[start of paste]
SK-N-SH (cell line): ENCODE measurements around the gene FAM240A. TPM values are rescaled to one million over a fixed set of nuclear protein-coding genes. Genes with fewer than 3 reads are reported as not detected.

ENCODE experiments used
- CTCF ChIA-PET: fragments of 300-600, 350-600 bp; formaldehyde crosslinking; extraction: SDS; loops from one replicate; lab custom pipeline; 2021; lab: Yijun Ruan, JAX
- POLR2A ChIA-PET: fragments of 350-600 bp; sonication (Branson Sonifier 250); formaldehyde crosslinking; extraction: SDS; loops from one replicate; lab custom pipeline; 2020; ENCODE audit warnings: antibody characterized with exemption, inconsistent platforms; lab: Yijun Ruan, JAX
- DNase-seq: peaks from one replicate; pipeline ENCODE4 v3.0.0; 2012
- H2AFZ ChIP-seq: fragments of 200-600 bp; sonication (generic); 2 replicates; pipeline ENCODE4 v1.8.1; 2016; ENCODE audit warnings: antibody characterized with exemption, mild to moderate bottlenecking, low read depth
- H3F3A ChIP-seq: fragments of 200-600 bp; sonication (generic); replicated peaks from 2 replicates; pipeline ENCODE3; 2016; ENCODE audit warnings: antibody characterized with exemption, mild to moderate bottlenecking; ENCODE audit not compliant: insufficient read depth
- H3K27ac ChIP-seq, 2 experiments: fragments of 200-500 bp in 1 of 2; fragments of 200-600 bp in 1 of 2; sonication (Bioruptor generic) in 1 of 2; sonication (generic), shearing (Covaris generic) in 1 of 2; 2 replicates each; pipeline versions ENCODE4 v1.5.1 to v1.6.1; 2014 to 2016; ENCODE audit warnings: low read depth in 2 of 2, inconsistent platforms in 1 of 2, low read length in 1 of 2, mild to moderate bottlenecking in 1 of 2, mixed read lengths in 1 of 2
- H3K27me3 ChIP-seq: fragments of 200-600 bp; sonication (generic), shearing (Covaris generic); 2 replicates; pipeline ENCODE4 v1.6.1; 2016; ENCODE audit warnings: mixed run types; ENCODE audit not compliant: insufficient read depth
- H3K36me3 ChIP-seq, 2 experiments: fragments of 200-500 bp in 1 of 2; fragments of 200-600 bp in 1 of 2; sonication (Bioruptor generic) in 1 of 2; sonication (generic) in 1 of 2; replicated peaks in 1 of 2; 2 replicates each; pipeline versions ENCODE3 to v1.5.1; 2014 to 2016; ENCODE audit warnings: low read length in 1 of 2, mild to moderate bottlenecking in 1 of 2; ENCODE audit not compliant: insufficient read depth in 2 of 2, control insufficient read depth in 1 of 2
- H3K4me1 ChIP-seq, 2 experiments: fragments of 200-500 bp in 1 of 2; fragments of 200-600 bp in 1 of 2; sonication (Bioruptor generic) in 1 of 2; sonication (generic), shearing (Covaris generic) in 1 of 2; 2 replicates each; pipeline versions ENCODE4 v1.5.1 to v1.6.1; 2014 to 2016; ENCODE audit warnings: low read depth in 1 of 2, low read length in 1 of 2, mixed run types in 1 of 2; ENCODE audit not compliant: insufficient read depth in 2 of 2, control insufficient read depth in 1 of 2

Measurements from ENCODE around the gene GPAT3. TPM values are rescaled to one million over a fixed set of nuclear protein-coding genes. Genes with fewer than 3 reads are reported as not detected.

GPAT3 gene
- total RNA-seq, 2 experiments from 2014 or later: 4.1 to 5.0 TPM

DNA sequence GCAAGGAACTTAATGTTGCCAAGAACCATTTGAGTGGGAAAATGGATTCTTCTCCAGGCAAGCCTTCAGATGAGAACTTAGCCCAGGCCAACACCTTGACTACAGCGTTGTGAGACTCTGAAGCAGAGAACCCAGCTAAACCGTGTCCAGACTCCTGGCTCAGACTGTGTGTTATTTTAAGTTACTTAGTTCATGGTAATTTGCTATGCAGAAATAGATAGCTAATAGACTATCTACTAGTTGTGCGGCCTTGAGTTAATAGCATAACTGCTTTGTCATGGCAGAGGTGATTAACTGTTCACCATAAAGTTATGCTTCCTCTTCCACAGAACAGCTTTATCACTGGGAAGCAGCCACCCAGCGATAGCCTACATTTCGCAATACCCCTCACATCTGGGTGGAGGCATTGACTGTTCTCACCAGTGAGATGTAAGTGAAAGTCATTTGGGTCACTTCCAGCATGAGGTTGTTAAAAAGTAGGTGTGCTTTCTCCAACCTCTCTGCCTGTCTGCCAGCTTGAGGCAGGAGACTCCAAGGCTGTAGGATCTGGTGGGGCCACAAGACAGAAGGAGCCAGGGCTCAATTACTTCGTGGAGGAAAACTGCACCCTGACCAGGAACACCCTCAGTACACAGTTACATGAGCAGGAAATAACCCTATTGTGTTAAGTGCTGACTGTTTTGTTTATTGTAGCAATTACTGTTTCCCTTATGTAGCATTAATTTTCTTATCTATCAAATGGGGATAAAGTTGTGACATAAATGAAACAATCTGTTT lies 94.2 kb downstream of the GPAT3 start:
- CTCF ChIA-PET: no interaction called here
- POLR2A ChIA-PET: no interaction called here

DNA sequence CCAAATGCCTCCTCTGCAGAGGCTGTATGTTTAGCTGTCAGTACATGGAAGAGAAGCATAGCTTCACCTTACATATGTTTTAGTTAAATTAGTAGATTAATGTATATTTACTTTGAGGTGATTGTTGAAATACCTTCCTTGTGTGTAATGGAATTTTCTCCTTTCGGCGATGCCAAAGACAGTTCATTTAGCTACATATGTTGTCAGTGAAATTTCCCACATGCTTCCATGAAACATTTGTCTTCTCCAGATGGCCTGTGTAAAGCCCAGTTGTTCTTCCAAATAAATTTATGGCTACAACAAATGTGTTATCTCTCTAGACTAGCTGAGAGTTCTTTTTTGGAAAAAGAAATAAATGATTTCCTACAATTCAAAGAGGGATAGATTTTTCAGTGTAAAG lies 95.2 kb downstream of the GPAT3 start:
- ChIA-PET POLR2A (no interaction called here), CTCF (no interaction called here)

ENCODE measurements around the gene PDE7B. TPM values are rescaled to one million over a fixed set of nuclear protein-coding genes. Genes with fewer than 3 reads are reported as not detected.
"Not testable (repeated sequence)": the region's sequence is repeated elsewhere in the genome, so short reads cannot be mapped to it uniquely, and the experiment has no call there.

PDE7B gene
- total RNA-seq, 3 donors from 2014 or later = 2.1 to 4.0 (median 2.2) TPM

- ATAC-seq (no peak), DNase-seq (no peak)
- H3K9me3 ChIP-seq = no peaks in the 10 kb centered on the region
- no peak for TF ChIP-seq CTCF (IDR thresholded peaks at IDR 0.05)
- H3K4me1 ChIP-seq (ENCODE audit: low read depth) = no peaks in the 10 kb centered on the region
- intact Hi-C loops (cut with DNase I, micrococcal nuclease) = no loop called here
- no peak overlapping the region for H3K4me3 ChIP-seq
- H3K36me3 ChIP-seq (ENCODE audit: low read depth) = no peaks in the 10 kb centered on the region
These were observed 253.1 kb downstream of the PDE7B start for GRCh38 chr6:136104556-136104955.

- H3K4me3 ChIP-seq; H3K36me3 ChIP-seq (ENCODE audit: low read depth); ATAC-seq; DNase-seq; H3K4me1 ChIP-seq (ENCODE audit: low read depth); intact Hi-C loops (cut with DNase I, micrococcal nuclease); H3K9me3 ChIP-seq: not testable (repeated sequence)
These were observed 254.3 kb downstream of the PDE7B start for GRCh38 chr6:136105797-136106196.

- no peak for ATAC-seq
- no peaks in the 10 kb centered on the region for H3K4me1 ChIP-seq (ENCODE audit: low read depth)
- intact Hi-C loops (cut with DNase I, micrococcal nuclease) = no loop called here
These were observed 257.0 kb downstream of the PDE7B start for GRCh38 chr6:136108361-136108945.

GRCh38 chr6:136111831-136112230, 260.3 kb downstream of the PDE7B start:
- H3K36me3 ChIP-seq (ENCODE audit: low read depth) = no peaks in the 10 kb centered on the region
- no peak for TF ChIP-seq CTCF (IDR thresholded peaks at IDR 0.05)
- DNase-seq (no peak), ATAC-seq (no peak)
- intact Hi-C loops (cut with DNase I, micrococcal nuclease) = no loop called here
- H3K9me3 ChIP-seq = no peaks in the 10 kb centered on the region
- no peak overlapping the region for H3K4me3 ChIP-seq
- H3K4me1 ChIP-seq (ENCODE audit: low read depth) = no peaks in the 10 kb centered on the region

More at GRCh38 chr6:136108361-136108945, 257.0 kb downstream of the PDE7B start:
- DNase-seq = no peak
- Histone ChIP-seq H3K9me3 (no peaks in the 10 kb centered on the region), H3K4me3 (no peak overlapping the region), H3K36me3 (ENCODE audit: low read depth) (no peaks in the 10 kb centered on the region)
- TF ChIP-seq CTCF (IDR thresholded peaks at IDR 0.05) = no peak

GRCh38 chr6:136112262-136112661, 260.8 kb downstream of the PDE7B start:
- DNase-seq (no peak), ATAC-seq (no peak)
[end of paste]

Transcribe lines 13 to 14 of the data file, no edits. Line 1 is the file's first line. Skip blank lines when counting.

GPAT3 gene
- total RNA-seq, 2 experiments from 2014 or later: 4.1 to 5.0 TPM